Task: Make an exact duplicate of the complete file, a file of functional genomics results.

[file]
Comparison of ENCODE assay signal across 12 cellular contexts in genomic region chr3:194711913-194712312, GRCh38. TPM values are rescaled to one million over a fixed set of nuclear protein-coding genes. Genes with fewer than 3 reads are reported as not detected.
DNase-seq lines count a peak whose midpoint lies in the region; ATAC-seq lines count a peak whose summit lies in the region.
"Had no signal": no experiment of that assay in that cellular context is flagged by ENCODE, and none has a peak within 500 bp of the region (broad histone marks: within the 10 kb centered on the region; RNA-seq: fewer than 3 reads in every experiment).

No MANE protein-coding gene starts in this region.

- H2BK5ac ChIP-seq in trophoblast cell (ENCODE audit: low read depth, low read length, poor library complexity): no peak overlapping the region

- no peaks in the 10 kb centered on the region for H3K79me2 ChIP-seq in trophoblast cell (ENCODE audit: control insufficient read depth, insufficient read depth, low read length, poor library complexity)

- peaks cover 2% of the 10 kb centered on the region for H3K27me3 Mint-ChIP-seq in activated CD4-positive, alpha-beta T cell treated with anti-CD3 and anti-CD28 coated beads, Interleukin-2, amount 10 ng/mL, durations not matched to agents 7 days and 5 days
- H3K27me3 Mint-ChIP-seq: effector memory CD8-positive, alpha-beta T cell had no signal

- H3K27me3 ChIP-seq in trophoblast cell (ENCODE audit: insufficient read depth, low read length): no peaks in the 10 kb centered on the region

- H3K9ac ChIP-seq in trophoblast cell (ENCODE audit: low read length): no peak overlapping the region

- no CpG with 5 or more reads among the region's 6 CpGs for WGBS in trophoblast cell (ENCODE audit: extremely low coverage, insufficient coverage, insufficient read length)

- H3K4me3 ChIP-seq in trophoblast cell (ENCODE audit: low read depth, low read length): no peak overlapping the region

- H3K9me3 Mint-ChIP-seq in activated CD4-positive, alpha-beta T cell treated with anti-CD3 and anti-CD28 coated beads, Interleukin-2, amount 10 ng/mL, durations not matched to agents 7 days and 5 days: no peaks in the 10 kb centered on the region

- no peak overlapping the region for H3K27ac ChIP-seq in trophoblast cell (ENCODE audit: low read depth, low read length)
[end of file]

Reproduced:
Comparison of ENCODE assay signal across 12 cellular contexts in genomic region chr3:194711913-194712312, GRCh38. TPM values are rescaled to one million over a fixed set of nuclear protein-coding genes. Genes with fewer than 3 reads are reported as not detected.
DNase-seq lines count a peak whose midpoint lies in the region; ATAC-seq lines count a peak whose summit lies in the region.
"Had no signal": no experiment of that assay in that cellular context is flagged by ENCODE, and none has a peak within 500 bp of the region (broad histone marks: within the 10 kb centered on the region; RNA-seq: fewer than 3 reads in every experiment).

No MANE protein-coding gene starts in this region.

- H2BK5ac ChIP-seq in trophoblast cell (ENCODE audit: low read depth, low read length, poor library complexity): no peak overlapping the region

- no peaks in the 10 kb centered on the region for H3K79me2 ChIP-seq in trophoblast cell (ENCODE audit: control insufficient read depth, insufficient read depth, low read length, poor library complexity)

- peaks cover 2% of the 10 kb centered on the region for H3K27me3 Mint-ChIP-seq in activated CD4-positive, alpha-beta T cell treated with anti-CD3 and anti-CD28 coated beads, Interleukin-2, amount 10 ng/mL, durations not matched to agents 7 days and 5 days
- H3K27me3 Mint-ChIP-seq: effector memory CD8-positive, alpha-beta T cell had no signal

- H3K27me3 ChIP-seq in trophoblast cell (ENCODE audit: insufficient read depth, low read length): no peaks in the 10 kb centered on the region

- H3K9ac ChIP-seq in trophoblast cell (ENCODE audit: low read length): no peak overlapping the region

- no CpG with 5 or more reads among the region's 6 CpGs for WGBS in trophoblast cell (ENCODE audit: extremely low coverage, insufficient coverage, insufficient read length)

- H3K4me3 ChIP-seq in trophoblast cell (ENCODE audit: low read depth, low read length): no peak overlapping the region

- H3K9me3 Mint-ChIP-seq in activated CD4-positive, alpha-beta T cell treated with anti-CD3 and anti-CD28 coated beads, Interleukin-2, amount 10 ng/mL, durations not matched to agents 7 days and 5 days: no peaks in the 10 kb centered on the region

- no peak overlapping the region for H3K27ac ChIP-seq in trophoblast cell (ENCODE audit: low read depth, low read length)